Do African Cichlids Need a Heater?

As a fish keeper, you are probably going to need a heater for your African Cichlid aquarium. Since they are tropical fish, they need tropical water which means a slightly bigger temperature.

In most rooms, the aquarium water can’t heat up that much which causes your cichlids to be stressed, so yes, African cichlids do need a heater in their tank to keep the temperature stable and to make them feel comfortable and live a healthy life.

As a result, their immune system weakens and they become more vulnerable to diseases. In order to prevent this, you need to install a heater or two depending on the size of your aquarium.

Except if you live in a tropical climate, of course, which also means that there is a higher room temperature.

If so, your African Cichlids will probably be fine given that you don’t use the air conditioner. If you want to find out more about heaters and cichlid care, then keep on reading.

We are going to recommend a couple of really good heaters you can use.

But first, we are going to talk about the most important things you need to be aware of when using a heater in your African Cichlid aquarium.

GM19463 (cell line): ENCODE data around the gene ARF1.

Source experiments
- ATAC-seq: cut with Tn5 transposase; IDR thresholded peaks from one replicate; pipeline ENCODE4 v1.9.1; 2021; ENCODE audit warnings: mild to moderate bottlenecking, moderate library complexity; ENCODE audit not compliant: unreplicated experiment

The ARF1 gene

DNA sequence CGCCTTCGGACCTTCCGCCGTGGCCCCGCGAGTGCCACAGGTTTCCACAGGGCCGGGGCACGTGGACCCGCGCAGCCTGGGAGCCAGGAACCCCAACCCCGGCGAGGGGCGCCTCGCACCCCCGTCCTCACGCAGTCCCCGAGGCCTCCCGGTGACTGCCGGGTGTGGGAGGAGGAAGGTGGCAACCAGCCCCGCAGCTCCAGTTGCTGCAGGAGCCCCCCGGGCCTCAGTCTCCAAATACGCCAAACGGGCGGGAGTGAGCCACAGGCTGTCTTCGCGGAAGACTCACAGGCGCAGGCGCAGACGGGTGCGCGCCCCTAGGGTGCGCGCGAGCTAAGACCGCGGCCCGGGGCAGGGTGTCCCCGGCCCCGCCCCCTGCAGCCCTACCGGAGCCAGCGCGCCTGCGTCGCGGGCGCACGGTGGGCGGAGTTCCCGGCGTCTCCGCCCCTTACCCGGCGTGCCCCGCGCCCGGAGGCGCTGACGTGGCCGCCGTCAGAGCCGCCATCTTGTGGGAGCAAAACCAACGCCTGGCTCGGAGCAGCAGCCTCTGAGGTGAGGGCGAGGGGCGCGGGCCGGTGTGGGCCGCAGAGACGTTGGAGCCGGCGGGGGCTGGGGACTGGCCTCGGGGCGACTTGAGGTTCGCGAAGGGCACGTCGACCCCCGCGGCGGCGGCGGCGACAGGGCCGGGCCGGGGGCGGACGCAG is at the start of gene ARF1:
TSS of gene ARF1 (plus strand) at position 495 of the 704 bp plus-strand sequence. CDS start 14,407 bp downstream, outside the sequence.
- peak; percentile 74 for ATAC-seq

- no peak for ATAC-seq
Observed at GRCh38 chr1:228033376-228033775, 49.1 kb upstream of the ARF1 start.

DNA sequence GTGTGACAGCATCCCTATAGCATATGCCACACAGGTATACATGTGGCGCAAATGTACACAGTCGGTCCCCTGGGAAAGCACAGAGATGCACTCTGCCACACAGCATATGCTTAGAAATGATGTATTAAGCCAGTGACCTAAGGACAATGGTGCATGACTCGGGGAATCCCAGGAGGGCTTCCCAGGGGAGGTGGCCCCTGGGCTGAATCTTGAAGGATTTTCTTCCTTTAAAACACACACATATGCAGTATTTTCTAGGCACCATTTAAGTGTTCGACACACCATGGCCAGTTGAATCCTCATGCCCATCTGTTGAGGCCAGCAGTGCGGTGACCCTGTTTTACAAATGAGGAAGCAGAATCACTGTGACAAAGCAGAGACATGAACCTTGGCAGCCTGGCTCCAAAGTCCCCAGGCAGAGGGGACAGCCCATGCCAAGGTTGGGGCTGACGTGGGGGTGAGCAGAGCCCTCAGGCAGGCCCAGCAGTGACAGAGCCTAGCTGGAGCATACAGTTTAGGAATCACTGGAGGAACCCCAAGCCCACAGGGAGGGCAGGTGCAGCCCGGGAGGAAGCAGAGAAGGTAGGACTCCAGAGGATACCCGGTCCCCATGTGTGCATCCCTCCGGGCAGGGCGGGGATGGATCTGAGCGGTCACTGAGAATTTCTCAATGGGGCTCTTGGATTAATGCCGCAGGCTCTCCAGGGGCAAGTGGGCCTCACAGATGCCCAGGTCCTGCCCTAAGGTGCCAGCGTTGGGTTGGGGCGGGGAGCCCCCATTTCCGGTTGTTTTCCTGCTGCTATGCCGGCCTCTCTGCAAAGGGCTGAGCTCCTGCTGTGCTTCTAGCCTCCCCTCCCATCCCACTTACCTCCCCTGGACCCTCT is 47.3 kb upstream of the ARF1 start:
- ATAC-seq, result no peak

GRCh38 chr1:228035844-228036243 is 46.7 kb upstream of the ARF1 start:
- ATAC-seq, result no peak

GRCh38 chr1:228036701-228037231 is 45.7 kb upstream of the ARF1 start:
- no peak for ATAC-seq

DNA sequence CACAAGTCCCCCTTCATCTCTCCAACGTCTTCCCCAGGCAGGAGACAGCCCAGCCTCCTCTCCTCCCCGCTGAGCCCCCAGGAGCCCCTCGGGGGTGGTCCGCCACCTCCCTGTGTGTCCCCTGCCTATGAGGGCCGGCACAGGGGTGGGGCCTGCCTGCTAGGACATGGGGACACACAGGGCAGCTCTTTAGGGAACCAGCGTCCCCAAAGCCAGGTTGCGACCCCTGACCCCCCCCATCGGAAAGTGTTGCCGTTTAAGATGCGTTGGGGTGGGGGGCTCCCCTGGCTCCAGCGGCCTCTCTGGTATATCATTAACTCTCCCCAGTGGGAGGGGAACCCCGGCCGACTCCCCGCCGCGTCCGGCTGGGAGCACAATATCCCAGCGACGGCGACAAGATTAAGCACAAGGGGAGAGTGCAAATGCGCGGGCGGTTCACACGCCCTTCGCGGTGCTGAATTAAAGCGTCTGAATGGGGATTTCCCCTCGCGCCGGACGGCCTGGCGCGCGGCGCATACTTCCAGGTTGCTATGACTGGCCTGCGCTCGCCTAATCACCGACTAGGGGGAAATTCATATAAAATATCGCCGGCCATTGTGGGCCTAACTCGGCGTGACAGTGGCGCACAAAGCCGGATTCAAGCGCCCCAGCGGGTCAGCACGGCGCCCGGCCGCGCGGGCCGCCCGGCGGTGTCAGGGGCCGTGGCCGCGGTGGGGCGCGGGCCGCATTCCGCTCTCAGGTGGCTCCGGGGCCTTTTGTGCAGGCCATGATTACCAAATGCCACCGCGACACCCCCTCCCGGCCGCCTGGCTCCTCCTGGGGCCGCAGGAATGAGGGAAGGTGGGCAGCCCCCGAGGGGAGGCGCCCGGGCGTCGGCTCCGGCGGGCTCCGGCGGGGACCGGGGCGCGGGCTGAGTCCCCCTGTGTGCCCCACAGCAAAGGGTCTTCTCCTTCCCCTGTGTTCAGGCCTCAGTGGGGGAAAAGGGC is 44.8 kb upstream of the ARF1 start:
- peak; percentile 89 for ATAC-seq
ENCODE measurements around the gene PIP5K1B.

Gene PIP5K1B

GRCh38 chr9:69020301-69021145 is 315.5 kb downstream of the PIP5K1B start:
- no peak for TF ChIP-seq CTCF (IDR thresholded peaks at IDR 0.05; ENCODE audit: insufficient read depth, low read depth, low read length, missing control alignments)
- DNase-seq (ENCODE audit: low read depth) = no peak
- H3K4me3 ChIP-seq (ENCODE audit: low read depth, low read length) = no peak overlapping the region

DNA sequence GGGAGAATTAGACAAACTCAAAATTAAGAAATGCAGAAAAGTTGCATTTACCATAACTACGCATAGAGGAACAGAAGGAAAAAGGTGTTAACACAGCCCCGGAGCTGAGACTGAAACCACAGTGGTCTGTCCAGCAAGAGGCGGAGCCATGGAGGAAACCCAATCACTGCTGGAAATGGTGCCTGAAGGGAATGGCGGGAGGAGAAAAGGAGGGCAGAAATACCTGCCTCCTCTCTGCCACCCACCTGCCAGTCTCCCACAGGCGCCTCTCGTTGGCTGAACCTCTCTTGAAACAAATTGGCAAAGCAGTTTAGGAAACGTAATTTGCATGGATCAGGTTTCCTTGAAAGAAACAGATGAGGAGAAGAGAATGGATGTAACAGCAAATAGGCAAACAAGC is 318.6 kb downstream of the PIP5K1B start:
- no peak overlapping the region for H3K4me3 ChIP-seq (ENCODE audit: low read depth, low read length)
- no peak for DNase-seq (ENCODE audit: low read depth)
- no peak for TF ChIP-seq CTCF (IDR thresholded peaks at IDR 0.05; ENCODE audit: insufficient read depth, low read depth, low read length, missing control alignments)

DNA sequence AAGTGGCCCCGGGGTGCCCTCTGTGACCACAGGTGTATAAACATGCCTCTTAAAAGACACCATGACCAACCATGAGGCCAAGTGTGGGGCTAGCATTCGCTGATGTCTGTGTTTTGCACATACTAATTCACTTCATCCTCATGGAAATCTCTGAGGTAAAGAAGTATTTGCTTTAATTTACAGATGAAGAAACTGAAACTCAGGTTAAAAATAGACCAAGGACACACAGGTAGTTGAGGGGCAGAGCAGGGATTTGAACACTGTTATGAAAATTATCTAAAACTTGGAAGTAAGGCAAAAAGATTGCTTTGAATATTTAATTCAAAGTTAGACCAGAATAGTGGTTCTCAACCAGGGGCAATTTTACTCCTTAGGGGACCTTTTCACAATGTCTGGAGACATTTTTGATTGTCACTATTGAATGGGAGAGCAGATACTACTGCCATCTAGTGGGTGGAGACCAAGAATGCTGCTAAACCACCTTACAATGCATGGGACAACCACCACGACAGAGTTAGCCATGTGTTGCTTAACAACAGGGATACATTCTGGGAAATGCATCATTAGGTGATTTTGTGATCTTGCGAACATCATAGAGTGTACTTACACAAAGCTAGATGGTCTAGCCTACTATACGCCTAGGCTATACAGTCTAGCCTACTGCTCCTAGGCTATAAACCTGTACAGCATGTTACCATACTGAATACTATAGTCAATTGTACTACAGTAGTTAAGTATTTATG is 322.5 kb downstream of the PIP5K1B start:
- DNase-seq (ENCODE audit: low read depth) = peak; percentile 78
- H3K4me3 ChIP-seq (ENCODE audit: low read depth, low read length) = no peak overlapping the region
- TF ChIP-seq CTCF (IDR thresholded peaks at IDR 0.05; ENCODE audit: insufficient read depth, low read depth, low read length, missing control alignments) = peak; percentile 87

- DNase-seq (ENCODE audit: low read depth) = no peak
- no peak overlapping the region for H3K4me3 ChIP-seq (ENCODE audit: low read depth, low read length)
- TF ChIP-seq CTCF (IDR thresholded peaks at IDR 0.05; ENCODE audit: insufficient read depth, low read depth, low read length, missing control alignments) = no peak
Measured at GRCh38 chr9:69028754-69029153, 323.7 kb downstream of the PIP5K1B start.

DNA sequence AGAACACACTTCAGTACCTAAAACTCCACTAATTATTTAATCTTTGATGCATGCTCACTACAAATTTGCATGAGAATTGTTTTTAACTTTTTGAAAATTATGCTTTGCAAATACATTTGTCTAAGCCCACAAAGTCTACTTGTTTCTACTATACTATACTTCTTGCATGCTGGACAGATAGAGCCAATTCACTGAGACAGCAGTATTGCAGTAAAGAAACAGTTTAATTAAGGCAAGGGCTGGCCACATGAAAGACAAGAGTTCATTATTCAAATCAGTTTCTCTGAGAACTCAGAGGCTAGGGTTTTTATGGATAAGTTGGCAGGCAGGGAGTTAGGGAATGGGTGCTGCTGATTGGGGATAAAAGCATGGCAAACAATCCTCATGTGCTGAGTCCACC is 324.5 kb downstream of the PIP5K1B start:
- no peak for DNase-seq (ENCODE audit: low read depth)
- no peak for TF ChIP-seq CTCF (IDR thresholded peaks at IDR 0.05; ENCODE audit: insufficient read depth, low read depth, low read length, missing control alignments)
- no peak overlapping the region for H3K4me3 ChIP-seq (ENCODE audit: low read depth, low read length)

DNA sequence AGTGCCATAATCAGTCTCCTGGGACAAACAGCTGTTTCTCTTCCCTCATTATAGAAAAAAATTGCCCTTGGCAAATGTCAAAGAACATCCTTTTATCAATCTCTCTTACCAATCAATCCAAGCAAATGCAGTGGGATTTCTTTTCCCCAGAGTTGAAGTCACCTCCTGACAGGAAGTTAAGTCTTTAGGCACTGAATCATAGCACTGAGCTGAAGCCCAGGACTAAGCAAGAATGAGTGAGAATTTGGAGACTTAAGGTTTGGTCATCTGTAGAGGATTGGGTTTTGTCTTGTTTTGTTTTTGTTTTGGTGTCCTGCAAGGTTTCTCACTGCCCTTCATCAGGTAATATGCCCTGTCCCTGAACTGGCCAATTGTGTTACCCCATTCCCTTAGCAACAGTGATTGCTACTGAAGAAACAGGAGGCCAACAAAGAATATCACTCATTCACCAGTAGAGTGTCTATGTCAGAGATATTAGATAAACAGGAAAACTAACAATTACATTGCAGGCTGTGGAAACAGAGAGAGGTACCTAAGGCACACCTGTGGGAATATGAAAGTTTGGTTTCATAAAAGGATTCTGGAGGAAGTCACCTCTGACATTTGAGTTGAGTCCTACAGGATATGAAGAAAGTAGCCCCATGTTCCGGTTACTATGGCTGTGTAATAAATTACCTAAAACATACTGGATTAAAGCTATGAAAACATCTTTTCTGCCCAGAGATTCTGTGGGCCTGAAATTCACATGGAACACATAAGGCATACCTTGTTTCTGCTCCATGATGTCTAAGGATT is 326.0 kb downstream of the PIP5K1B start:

African Cichlids Heater Size Guide

There are many different brands and models when it comes to aquarium heaters. It can be confusing to see all those numbers and features when on the lookout for the perfect heater.

The most important thing when doing your research is to take a look at the wattages.

The rule of thumb is to count 5 watts for every single gallon water volume in your tank. For example, if you have a 50-gallon tank, then 50 times 5 is 250 W.

In this case, you need to look for a 250 Watt heater. For a 75-gallon tank, on the other hand, you are going to need 600 watts.

This can be easily solved by buying two 300 Watt heaters and using them simultaneously. By using two heaters, the heat in your aquarium will be distributed more evenly as well.

Ideal Water Temperature for African Cichlids

The ideal water temperature for African Cichlids is between 75-85 degrees Fahrenheit. A slight deviation below or above these values can cause a lot of stress for your cichlids on the long term.

It is better to heat the water up above room temperature a bit so that they can feel comfortable.

Make sure to increase the temperature by a few degrees during the breeding period. This will increase the chance that you end up with lots of juvenile African Cichlids.

Lowest Temperature for African Cichlids

The absolute lowest temperature that African Cichlids can still tolerate is 74 degrees Fahrenheit. They simply can’t survive in cold water. If they stay in cold water for days, then diseases are probably going to start to spread among them.

Coldwater basically slows down their metabolism, making them slower. From the outside, it would look as if they had forgotten to swim.

Furthermore, there are certain diseases that are present in your tank all the time. It is just that your fish have a strong enough immune system to keep them at bay.

Once the temperature drops, those diseases will easily affect your fish.